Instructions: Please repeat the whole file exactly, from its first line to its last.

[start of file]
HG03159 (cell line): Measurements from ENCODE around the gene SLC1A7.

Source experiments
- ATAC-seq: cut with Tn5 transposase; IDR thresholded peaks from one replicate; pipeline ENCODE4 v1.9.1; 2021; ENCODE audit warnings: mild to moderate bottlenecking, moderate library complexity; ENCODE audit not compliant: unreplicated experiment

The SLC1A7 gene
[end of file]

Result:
HG03159 (cell line): Measurements from ENCODE around the gene SLC1A7.

Source experiments
- ATAC-seq: cut with Tn5 transposase; IDR thresholded peaks from one replicate; pipeline ENCODE4 v1.9.1; 2021; ENCODE audit warnings: mild to moderate bottlenecking, moderate library complexity; ENCODE audit not compliant: unreplicated experiment

The SLC1A7 gene